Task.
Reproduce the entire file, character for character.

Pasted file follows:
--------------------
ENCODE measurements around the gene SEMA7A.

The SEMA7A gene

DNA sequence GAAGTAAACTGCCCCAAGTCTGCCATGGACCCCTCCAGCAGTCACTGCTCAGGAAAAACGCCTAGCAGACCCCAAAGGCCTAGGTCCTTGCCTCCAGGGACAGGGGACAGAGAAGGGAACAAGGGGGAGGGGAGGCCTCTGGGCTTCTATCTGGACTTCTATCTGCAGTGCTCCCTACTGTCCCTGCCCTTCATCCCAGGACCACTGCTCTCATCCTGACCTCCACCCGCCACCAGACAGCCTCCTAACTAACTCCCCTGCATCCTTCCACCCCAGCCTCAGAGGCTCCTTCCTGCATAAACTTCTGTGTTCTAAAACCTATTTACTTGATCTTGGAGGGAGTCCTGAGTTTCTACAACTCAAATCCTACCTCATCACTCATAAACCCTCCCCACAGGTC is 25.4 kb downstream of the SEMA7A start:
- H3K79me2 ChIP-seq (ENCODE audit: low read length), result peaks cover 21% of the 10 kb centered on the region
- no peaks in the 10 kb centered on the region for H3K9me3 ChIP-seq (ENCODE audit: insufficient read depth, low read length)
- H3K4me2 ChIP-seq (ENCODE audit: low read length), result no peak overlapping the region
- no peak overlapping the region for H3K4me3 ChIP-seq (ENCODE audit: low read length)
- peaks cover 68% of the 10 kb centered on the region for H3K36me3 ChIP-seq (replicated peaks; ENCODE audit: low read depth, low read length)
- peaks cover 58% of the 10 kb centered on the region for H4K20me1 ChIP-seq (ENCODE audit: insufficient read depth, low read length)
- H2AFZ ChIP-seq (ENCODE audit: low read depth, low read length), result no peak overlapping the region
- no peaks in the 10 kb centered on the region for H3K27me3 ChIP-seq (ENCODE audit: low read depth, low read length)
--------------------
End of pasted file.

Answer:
ENCODE measurements around the gene SEMA7A.

The SEMA7A gene

DNA sequence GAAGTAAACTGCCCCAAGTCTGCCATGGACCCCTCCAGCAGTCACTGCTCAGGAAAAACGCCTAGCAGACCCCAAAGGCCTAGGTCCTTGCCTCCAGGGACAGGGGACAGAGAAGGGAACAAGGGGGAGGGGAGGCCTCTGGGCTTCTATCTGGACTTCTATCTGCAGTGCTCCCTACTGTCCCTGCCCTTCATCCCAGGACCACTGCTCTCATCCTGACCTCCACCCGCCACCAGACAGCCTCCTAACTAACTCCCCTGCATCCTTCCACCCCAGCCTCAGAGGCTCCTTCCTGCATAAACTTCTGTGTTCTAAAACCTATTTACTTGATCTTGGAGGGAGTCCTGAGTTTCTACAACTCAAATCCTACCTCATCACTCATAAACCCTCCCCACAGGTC is 25.4 kb downstream of the SEMA7A start:
- H3K79me2 ChIP-seq (ENCODE audit: low read length), result peaks cover 21% of the 10 kb centered on the region
- no peaks in the 10 kb centered on the region for H3K9me3 ChIP-seq (ENCODE audit: insufficient read depth, low read length)
- H3K4me2 ChIP-seq (ENCODE audit: low read length), result no peak overlapping the region
- no peak overlapping the region for H3K4me3 ChIP-seq (ENCODE audit: low read length)
- peaks cover 68% of the 10 kb centered on the region for H3K36me3 ChIP-seq (replicated peaks; ENCODE audit: low read depth, low read length)
- peaks cover 58% of the 10 kb centered on the region for H4K20me1 ChIP-seq (ENCODE audit: insufficient read depth, low read length)
- H2AFZ ChIP-seq (ENCODE audit: low read depth, low read length), result no peak overlapping the region
- no peaks in the 10 kb centered on the region for H3K27me3 ChIP-seq (ENCODE audit: low read depth, low read length)